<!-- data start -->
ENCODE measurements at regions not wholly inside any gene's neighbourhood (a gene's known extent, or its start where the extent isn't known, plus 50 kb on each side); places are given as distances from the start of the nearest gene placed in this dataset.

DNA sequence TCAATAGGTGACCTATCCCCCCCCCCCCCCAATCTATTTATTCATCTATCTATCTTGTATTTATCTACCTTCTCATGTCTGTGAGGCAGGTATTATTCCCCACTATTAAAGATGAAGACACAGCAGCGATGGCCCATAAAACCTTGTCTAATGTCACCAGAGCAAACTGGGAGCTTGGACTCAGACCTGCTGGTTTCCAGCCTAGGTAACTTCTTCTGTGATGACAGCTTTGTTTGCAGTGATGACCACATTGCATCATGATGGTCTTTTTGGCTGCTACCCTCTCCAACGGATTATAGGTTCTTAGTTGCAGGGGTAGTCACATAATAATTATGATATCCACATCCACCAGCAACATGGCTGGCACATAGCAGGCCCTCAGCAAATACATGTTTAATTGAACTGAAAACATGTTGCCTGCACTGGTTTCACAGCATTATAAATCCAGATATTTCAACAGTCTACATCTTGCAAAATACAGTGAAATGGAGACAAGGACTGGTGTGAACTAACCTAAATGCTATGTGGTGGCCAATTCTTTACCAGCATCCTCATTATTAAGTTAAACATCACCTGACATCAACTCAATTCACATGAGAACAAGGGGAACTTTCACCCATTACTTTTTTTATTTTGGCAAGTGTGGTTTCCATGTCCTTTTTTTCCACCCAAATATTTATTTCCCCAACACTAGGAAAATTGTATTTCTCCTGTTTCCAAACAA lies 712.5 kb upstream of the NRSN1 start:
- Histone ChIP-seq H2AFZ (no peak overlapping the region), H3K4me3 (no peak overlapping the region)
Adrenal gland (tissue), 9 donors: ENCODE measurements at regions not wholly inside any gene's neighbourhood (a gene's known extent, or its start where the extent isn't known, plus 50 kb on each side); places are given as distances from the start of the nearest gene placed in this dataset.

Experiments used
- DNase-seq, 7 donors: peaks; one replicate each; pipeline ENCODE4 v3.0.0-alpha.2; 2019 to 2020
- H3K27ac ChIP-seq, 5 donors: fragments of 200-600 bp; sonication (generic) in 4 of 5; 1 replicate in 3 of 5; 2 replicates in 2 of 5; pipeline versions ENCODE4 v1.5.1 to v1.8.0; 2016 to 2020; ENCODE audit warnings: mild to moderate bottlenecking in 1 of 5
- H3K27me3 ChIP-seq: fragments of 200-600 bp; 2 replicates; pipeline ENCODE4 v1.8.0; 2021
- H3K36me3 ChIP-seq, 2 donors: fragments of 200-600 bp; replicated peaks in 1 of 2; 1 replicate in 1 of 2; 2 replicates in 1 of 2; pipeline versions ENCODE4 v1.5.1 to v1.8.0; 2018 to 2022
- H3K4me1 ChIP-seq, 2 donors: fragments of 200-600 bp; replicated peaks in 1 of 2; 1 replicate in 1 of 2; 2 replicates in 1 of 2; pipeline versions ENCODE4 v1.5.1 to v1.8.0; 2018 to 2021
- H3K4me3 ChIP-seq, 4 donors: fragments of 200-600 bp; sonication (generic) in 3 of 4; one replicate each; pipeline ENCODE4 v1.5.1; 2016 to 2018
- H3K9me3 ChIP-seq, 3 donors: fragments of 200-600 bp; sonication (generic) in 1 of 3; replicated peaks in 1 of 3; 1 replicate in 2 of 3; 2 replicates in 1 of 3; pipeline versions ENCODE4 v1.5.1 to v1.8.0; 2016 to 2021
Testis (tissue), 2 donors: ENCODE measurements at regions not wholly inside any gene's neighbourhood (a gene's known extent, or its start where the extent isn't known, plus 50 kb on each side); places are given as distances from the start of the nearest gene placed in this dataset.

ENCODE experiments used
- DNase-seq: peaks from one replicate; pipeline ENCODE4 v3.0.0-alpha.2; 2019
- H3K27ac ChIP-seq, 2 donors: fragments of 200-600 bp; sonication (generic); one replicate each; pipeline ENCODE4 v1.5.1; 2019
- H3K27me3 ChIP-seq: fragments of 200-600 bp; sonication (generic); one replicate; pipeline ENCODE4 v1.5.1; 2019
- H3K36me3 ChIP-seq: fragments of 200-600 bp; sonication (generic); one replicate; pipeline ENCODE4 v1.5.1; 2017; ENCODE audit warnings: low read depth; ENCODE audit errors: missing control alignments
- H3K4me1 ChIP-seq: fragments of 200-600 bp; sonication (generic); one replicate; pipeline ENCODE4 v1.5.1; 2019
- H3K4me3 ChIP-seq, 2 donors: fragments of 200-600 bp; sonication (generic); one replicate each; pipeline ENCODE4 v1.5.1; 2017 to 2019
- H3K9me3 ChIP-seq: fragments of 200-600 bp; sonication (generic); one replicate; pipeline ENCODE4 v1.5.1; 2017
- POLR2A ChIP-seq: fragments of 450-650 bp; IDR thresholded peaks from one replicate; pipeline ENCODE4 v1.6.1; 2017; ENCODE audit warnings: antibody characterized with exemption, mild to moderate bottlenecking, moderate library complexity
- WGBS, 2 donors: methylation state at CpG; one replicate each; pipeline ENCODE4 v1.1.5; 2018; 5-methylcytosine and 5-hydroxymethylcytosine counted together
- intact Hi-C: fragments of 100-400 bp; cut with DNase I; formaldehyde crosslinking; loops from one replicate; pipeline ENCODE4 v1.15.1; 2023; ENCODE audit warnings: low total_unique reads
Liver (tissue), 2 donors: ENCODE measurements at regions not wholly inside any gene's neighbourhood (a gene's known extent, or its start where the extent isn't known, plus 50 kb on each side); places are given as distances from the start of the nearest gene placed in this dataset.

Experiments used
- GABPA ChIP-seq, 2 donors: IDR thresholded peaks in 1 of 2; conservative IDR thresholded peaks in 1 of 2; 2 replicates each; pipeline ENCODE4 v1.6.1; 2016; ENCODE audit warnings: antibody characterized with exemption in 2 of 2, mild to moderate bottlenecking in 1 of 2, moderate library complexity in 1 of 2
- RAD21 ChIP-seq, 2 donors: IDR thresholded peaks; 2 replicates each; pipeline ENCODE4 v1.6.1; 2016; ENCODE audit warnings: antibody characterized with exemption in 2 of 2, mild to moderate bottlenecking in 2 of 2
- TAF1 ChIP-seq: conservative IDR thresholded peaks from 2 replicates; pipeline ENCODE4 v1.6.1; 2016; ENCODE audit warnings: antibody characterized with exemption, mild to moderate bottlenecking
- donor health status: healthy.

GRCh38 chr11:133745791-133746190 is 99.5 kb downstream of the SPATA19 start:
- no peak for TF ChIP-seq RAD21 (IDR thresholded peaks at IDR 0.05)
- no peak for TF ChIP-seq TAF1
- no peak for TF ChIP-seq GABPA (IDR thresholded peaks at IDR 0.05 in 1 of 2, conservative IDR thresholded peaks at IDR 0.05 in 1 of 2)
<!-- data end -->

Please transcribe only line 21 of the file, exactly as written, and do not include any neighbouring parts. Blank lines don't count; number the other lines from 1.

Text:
- H3K9me3 ChIP-seq: fragments of 200-600 bp; sonication (generic); one replicate; pipeline ENCODE4 v1.5.1; 2017